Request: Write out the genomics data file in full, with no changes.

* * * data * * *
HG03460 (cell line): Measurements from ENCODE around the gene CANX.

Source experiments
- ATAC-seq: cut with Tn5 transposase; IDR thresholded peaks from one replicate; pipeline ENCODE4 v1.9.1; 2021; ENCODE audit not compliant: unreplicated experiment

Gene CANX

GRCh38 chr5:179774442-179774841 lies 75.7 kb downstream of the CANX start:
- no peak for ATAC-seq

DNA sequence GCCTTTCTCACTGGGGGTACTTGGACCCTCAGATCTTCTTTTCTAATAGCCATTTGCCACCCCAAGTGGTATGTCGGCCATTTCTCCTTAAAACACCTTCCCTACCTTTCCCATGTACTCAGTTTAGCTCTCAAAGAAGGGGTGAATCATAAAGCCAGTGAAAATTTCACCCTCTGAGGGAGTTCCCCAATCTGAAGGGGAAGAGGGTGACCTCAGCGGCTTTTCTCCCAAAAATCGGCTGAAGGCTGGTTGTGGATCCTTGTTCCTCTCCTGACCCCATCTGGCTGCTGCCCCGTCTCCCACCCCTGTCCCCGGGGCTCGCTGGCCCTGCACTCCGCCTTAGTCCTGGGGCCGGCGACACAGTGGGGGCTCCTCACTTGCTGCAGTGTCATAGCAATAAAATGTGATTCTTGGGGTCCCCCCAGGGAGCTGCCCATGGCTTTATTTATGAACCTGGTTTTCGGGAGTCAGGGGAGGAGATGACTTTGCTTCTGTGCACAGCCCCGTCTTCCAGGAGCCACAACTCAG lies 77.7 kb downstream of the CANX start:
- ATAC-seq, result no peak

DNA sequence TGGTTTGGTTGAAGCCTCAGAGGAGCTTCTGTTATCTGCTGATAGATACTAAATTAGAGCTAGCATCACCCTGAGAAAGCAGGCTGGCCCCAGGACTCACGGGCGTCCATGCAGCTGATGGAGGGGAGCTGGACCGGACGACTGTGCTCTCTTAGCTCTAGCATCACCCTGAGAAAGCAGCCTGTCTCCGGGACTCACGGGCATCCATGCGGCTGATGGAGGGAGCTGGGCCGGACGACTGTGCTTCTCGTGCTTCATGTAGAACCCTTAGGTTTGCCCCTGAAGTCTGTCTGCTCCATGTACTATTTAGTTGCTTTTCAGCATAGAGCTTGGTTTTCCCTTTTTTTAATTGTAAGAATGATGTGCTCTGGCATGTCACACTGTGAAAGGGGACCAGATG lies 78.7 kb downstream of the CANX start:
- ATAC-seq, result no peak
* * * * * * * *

HG03460 (cell line): Measurements from ENCODE around the gene CANX.

Source experiments
- ATAC-seq: cut with Tn5 transposase; IDR thresholded peaks from one replicate; pipeline ENCODE4 v1.9.1; 2021; ENCODE audit not compliant: unreplicated experiment

Gene CANX

GRCh38 chr5:179774442-179774841 lies 75.7 kb downstream of the CANX start:
- no peak for ATAC-seq

DNA sequence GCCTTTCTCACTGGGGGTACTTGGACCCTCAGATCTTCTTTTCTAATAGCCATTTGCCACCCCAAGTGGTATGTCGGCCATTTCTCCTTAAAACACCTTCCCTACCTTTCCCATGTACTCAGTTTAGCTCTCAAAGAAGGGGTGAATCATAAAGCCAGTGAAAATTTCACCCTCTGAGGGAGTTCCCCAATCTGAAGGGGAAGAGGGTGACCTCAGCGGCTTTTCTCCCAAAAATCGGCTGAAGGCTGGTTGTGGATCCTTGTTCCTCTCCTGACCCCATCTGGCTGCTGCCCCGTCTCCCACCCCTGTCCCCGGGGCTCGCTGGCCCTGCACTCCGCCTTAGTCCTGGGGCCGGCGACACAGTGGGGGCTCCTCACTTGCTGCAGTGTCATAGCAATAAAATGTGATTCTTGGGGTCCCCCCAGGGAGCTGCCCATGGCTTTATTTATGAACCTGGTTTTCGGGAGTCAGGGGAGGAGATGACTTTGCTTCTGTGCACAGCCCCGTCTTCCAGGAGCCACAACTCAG lies 77.7 kb downstream of the CANX start:
- ATAC-seq, result no peak

DNA sequence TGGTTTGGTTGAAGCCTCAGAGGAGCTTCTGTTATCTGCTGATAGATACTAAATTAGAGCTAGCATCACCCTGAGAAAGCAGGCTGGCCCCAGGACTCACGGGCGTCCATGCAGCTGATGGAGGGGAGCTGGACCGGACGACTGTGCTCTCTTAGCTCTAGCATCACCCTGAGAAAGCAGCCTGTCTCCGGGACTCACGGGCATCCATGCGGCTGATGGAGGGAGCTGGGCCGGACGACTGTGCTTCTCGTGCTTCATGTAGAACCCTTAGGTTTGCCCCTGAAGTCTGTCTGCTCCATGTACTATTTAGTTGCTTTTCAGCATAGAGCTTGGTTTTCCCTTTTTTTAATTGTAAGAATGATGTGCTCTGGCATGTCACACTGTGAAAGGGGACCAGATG lies 78.7 kb downstream of the CANX start:
- ATAC-seq, result no peak